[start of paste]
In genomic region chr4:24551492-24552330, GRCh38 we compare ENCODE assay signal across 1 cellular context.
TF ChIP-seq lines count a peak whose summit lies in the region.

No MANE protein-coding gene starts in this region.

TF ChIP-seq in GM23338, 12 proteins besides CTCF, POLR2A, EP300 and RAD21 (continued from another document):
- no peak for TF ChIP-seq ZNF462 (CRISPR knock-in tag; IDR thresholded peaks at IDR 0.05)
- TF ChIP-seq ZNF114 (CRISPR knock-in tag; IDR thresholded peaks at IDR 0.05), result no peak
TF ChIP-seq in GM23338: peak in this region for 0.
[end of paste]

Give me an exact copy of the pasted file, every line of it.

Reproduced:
In genomic region chr4:24551492-24552330, GRCh38 we compare ENCODE assay signal across 1 cellular context.
TF ChIP-seq lines count a peak whose summit lies in the region.

No MANE protein-coding gene starts in this region.

TF ChIP-seq in GM23338, 12 proteins besides CTCF, POLR2A, EP300 and RAD21 (continued from another document):
- no peak for TF ChIP-seq ZNF462 (CRISPR knock-in tag; IDR thresholded peaks at IDR 0.05)
- TF ChIP-seq ZNF114 (CRISPR knock-in tag; IDR thresholded peaks at IDR 0.05), result no peak
TF ChIP-seq in GM23338: peak in this region for 0.